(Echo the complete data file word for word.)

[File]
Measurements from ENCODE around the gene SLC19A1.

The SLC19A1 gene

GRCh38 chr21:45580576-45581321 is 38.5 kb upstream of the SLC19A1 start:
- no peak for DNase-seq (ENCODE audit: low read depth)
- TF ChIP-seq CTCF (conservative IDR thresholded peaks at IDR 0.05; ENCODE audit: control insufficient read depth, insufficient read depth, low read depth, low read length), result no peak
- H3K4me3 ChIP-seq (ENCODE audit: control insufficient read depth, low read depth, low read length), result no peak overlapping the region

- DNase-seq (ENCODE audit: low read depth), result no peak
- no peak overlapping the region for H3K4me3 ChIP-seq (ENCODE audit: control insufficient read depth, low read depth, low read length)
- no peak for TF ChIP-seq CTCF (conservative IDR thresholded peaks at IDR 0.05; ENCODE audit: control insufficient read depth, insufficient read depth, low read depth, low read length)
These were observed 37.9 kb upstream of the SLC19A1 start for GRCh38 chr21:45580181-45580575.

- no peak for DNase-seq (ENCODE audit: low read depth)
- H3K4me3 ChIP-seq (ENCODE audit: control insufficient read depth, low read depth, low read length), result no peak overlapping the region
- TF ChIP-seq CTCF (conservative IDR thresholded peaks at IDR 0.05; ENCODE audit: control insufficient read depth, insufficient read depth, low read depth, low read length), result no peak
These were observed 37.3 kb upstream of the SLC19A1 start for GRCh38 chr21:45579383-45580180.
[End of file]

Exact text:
Measurements from ENCODE around the gene SLC19A1.

The SLC19A1 gene

GRCh38 chr21:45580576-45581321 is 38.5 kb upstream of the SLC19A1 start:
- no peak for DNase-seq (ENCODE audit: low read depth)
- TF ChIP-seq CTCF (conservative IDR thresholded peaks at IDR 0.05; ENCODE audit: control insufficient read depth, insufficient read depth, low read depth, low read length), result no peak
- H3K4me3 ChIP-seq (ENCODE audit: control insufficient read depth, low read depth, low read length), result no peak overlapping the region

- DNase-seq (ENCODE audit: low read depth), result no peak
- no peak overlapping the region for H3K4me3 ChIP-seq (ENCODE audit: control insufficient read depth, low read depth, low read length)
- no peak for TF ChIP-seq CTCF (conservative IDR thresholded peaks at IDR 0.05; ENCODE audit: control insufficient read depth, insufficient read depth, low read depth, low read length)
These were observed 37.9 kb upstream of the SLC19A1 start for GRCh38 chr21:45580181-45580575.

- no peak for DNase-seq (ENCODE audit: low read depth)
- H3K4me3 ChIP-seq (ENCODE audit: control insufficient read depth, low read depth, low read length), result no peak overlapping the region
- TF ChIP-seq CTCF (conservative IDR thresholded peaks at IDR 0.05; ENCODE audit: control insufficient read depth, insufficient read depth, low read depth, low read length), result no peak
These were observed 37.3 kb upstream of the SLC19A1 start for GRCh38 chr21:45579383-45580180.